It’s a quarter to two in the morning. I’m searching for a pocket of space, crammed into a corner with perhaps a hundred other people. A high heel stabs on my toe, I lose rhythm momentarily and my feet cling to the floor. But then, just as they always do, The Strokes start playing, my energy returns to boundless levels again and I resume jumping up and down. I must be at Snobs.
Last month, Birmingham’s longest running nightclub moved from its original home on Paradise Circus after 41 years. Inside the old venue, the wall of faces, tiled dance floor and vintage furniture were hallmarks of what was for many lovers of a more alternative scene, a nightlife sensation.
David Southam has been a promoter and DJ here for over two decades. He’s seen Liam Gallagher, The Limousines and England footballer Gareth Barry come through the doors. Even a once little-known band called The Killers once tried to get their CD played through the speaker system.
‘It’s a great brand; everyone knows what they’re going to get when they come to Snobs’, he grins proudly as he gives me an exclusive tour of the all new venue, recently up and running a few blocks away on the corner of Hurst Street and Smallbrook Queensway.
Snobs had been part of the city’s first ever pre-cast concrete building. Fourteen months ago, extensive plans to renovate the seven storey site into a hotel and apartment complex raised issues over noise levels and vibrations. These ultimately put paid to hopes that the club could continue at its old base, even with soundproofing measures in place, as surrounding tenants vacated and scaffolding enveloped the queues outside the double door entrance.
Southam and the management team were always confident that bringing across the iconic name – not to mention parts of the decor along with them – would provide a strong bait to lure adoring customers back following the completion of the move.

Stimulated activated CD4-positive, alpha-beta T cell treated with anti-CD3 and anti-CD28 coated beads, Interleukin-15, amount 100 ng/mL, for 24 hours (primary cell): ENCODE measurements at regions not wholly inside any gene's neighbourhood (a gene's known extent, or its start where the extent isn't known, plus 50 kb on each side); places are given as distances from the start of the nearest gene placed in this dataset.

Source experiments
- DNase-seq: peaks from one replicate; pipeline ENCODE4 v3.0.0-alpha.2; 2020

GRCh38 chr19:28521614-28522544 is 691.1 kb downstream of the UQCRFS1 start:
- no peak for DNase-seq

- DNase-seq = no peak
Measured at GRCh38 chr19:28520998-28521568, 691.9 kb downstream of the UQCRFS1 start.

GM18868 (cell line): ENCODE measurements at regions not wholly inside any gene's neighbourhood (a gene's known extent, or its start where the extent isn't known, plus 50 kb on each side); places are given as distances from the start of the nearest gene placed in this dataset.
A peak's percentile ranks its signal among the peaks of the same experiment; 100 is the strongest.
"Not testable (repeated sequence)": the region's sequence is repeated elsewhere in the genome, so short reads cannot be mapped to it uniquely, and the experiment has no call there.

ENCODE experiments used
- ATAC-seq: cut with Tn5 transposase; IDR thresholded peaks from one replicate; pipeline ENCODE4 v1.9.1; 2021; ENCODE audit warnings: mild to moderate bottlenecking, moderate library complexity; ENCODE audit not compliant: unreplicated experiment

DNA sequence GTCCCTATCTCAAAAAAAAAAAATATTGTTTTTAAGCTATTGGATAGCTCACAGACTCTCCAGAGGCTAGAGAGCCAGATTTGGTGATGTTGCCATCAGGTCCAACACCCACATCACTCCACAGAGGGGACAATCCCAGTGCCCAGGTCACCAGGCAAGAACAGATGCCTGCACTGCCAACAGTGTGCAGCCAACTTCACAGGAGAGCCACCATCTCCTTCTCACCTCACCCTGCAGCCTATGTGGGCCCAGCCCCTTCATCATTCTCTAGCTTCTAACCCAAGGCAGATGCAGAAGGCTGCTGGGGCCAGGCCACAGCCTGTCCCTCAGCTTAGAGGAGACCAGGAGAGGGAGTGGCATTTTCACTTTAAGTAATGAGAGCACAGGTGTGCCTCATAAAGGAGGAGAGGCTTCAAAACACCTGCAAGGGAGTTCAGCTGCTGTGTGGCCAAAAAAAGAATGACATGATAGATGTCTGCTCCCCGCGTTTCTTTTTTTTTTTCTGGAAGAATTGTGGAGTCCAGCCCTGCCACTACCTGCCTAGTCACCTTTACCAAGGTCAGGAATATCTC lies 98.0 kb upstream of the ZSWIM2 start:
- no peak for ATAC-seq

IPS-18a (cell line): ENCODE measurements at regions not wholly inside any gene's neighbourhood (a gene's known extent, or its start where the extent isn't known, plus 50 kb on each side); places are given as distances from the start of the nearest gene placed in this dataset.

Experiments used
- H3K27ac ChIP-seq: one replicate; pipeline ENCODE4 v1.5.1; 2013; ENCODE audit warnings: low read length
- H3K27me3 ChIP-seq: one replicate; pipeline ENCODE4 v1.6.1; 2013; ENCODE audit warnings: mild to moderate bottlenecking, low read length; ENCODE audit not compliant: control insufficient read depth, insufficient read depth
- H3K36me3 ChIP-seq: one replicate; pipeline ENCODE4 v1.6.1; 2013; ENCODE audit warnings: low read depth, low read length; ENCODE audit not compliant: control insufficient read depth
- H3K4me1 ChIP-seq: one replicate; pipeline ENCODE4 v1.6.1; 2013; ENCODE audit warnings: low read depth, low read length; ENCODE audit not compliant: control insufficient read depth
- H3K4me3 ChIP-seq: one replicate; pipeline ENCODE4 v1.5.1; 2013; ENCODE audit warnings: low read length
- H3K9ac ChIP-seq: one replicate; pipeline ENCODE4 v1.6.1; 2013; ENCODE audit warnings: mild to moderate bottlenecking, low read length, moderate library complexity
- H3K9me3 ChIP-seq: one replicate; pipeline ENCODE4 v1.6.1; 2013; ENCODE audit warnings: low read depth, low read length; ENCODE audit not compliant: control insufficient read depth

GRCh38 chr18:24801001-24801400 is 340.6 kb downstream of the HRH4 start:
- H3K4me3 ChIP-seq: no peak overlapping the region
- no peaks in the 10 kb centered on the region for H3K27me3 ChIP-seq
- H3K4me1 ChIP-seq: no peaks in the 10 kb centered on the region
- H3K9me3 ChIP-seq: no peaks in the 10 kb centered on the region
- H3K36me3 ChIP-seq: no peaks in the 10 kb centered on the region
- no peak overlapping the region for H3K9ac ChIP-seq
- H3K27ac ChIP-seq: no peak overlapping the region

Two weeks in, the £1.5 million, four tier refurbished venue, formerly home to Vudu Lounge, has has enjoyed overwhelmingly positive feedback. Some Birmingham students I spoke to expressed mixed feelings over having to adjust to the nightclub’s larger size, but wall of faces lover Anna Lim was delighted to find that ‘it definitely feels like Snobs’.
Complete with a daytime bar showing football which will also soon be offering food, the option will be available for the most ardent Snobs fans to use the breakfasts served there as a hangover pick-up from the night before.
If this thought needed some time to get one’s head around, perhaps the biggest eyebrow raiser has been the link up with student club organisers Vodbull UK, as Snobs replaces Risa as the home of their popular Thursday night session.
Southam was quick to allay fears that the venues’ image would suffer any sort of damage because of the deal, highlighting the importance of offsetting the greater hire costs of a bigger space. He also explained how the Wednesday, Friday and Saturday nights on which he takes charge of the decks were marketed separately and would remain intrinsically loyal to the Snobs identity.
Meanwhile upstairs, next to the top floor open air balcony – too nice to be merely a smoking area – columns of freshly cast faces stare back at me as they patiently await their turn to be glazed. It is soon time for David and I to part ways, as he prepares for another frantic evening of midweek downtime for students and local music enthusiasts.
Someone should get on the phone to Brandon Flowers and his entourage and tell them that Snobs has moved.